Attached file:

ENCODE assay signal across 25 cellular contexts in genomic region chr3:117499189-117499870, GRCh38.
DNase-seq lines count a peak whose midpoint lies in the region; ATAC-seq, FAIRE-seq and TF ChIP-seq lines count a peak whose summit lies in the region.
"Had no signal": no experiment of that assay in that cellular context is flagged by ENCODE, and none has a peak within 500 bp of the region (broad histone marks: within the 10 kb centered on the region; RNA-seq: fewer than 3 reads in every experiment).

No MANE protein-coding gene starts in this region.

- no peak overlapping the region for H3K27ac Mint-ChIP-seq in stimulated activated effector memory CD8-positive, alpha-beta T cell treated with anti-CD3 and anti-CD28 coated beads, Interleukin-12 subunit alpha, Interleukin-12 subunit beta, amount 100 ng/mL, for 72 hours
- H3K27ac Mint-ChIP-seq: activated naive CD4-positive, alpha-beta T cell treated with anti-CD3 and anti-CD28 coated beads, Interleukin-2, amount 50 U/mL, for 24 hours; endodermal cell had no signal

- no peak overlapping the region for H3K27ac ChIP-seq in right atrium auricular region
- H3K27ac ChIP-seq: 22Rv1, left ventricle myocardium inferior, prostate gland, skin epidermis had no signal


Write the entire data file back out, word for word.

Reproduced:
ENCODE assay signal across 25 cellular contexts in genomic region chr3:117499189-117499870, GRCh38.
DNase-seq lines count a peak whose midpoint lies in the region; ATAC-seq, FAIRE-seq and TF ChIP-seq lines count a peak whose summit lies in the region.
"Had no signal": no experiment of that assay in that cellular context is flagged by ENCODE, and none has a peak within 500 bp of the region (broad histone marks: within the 10 kb centered on the region; RNA-seq: fewer than 3 reads in every experiment).

No MANE protein-coding gene starts in this region.

- no peak overlapping the region for H3K27ac Mint-ChIP-seq in stimulated activated effector memory CD8-positive, alpha-beta T cell treated with anti-CD3 and anti-CD28 coated beads, Interleukin-12 subunit alpha, Interleukin-12 subunit beta, amount 100 ng/mL, for 72 hours
- H3K27ac Mint-ChIP-seq: activated naive CD4-positive, alpha-beta T cell treated with anti-CD3 and anti-CD28 coated beads, Interleukin-2, amount 50 U/mL, for 24 hours; endodermal cell had no signal

- no peak overlapping the region for H3K27ac ChIP-seq in right atrium auricular region
- H3K27ac ChIP-seq: 22Rv1, left ventricle myocardium inferior, prostate gland, skin epidermis had no signal